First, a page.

He said his ministry was working on making some changes in various by-laws at the districts to ensure effective compliance.
"For example were exact fines are quoted in the by-laws, we want to change it to penalty points so that the fines don't depreciate with inflation", he said.
Mr Asamoah Boateng also paid a courtesy call on the Ashanti Regional Minister, Mr E. A. Owusu Ansah.
Mr Owusu Ansah appealed to Mr Asamoah Boateng to concentrate more on feeder roads in the region.
He said the feeder roads in the region were in very deplorable state and needed to be worked on since rural communities depended on those roads so much in getting foodstuffs to urban centres.

Ecofest and Opemsoo Festival

The second Opemsoo festival, with the aim of honouring the founder of the Asante Nation, King Osei Tutu I has been launched in Kumasi.
It is expected to be held alongside this year’s Ecotourism Festival which would be staged at Kokofu-Anyinam in the Bosomtwe-Atwima-Kwanwoma District of Ashanti from September 1-6.
The theme for the celebration is, “Celebrating the Golden Jubilee for people, nature and culture”.
Opemsoo is an appellation for the first King of the Asante Nation, King Osei Tutu I who was born at Kokofu-Anyinam and that the festival is to help bring to the limelight the birth place of the great King as well as help to harness the Ecotourism potential in the area.
The birth place of the great King and infact the place where his umbilical cord was buried at the time of his birth in early 1700 had been preserved and regarded as a sacred place.
All persons including the Asantehene visit the place bare footed.
At the launching ceremony, Nana Kwasi Donkor, a Deputy Director at the Centre for National Culture (CNC) said the festival was to be used as a stepping stone to woo tourists to the birth place of the great King.
“Just as Christians go to Jerusalem to see the birth place of Jesus Christ and Muslims go to Mecca to also see the birth place of Muhammed, we would also want Asantes and people from all corners of the earth to come to Kokofu-Anyinam to see the birth place of King Osei Tutu I, the founder of the Asante Nation”, he said.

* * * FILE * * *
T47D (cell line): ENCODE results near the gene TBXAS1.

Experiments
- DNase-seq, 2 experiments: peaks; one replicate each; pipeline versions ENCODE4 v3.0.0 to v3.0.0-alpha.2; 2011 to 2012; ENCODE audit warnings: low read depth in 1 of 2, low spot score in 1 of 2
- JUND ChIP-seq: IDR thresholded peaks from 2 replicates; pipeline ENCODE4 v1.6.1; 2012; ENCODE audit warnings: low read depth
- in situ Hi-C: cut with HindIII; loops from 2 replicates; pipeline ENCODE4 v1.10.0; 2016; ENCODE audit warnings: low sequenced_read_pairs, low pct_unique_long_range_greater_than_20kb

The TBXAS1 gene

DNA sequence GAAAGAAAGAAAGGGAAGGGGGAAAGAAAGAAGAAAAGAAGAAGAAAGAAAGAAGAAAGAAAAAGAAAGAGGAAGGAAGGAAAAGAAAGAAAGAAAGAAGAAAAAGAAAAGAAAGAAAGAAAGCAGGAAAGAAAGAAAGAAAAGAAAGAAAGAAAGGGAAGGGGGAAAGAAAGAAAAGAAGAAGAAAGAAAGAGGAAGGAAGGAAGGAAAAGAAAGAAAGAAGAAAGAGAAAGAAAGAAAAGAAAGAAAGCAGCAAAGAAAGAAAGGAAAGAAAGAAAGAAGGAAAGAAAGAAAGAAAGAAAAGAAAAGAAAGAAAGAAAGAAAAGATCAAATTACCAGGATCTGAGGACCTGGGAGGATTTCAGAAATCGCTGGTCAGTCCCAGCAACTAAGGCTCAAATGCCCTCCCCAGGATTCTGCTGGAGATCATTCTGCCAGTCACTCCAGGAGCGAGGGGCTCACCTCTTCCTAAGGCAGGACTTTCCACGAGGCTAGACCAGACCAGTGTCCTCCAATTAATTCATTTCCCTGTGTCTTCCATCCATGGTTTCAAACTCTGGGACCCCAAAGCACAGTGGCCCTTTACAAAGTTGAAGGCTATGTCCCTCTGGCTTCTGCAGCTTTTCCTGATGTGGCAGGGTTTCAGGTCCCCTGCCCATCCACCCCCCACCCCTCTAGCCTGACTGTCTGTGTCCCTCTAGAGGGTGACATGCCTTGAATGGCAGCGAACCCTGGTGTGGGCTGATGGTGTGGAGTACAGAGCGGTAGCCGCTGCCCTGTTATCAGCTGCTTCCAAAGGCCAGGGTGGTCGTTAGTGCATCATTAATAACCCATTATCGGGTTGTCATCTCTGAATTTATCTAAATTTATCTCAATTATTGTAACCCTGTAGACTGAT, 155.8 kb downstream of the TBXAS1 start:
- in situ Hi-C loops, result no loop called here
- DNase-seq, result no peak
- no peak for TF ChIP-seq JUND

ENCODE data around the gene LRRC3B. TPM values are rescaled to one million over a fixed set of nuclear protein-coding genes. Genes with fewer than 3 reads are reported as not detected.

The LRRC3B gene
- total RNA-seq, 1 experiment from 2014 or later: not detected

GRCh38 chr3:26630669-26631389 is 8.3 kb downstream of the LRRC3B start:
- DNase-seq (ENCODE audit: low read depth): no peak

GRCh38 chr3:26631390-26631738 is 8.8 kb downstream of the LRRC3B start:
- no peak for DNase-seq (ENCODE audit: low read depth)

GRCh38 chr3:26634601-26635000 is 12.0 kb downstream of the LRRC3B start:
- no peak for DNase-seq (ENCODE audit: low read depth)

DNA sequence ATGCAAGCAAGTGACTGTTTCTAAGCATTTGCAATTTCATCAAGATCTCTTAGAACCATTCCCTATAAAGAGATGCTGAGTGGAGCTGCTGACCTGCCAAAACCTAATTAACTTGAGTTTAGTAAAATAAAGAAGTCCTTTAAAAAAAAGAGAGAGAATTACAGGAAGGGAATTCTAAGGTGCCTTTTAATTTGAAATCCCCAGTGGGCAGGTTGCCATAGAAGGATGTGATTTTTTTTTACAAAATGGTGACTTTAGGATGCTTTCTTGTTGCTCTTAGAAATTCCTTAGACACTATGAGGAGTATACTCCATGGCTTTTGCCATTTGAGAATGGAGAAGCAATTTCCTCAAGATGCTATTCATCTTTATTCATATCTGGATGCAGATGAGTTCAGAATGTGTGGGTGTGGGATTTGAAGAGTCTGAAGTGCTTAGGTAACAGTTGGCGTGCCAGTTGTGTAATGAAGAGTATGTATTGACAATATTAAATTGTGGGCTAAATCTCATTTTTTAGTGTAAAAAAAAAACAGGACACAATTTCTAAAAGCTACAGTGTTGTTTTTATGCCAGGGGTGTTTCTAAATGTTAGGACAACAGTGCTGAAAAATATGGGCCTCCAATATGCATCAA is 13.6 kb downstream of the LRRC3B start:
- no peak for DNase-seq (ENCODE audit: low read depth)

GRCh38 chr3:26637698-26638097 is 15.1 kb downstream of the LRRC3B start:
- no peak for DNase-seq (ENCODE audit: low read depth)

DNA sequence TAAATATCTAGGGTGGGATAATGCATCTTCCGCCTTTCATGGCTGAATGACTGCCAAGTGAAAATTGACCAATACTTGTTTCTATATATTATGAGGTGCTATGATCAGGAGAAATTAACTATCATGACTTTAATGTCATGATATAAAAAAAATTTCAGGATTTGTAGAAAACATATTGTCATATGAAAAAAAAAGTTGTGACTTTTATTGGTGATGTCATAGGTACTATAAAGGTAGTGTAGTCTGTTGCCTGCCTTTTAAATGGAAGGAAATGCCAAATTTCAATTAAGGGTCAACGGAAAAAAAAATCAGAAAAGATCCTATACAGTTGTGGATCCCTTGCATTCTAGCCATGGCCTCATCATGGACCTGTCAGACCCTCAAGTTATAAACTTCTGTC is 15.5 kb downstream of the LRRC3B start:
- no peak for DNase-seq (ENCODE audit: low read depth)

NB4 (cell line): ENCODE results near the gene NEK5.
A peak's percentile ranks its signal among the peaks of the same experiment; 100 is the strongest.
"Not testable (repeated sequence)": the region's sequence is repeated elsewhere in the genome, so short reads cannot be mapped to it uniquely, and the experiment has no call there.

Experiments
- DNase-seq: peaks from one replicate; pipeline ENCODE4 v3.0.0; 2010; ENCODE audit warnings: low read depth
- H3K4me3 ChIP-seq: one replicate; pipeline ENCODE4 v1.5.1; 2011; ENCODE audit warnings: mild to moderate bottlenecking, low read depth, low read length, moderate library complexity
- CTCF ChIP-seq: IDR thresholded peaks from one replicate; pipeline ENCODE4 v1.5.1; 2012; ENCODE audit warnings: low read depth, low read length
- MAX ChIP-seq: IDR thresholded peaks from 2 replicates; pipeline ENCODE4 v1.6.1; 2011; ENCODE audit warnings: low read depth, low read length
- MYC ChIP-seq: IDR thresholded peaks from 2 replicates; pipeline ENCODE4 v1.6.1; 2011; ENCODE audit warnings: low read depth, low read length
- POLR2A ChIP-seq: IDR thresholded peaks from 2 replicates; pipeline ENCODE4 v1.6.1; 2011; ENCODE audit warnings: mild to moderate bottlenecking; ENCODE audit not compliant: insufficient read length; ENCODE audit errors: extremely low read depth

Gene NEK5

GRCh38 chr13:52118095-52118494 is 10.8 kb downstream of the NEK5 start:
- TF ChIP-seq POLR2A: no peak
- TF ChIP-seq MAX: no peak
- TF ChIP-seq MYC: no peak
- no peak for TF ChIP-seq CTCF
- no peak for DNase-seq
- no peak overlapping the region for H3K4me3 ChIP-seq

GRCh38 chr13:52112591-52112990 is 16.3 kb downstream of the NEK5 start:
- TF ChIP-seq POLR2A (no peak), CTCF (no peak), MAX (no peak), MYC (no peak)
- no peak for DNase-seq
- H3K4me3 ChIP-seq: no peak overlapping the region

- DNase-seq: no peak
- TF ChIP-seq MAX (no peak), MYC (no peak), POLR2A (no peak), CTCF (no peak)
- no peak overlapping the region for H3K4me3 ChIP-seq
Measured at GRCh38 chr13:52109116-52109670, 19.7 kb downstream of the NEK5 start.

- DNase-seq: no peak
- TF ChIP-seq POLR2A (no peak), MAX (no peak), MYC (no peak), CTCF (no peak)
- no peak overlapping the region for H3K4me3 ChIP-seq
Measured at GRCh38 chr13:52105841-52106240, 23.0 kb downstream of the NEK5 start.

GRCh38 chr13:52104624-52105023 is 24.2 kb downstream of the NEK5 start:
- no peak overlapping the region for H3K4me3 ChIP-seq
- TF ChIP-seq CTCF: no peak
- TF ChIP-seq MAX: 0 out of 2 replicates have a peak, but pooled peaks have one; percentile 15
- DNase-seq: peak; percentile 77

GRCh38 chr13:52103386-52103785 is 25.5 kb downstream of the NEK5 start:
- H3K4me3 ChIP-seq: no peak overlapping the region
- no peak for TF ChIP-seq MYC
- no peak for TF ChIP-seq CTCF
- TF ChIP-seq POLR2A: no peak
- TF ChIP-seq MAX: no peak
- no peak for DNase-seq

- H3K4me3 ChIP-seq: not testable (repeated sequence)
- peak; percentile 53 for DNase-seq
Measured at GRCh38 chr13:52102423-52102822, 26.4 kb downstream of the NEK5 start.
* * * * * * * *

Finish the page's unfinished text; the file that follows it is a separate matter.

He said the mother of King Osei Tutu, Madam Gyamfuaa Manu, who was a royal at Kokofu was on her way to her hometown at Esiease when she suddenly went into labour on the way and since she could not continue the journey to her hometown, she branched to Esiease where she gave birth to the great King and stayed there for 40 days before moving away.
Among activities lined up for the festival includes general cleaning exercise in villages in the Kokofu area, a tree planting exercise to improve upon the greenery in the area, a quiz competition for school children, a football gala competition, cultural display and an international seminar on the topic harnessing the ecotourism potential of Lake Bosomtwe.
Mr Ben Anane Nsiah, Ashanti Regional Manager of the Ghana Tourist Board in an address said tourism was now a major catalyst for growth in many small communities in the country.
He said in the last two decades stringent measures had been instituted to make ecotourism fruitful since tourism was the fourth major foreign exchange earner for the country..
Currently about 400,000 tourists come to Ghana annually since the country was rich in a strong and an unadulterated culture.
Mr Nsiah said the Opemsoo and Ecotourism Festival therefore were an opportunity to hipe and promote tourism potentials in the country.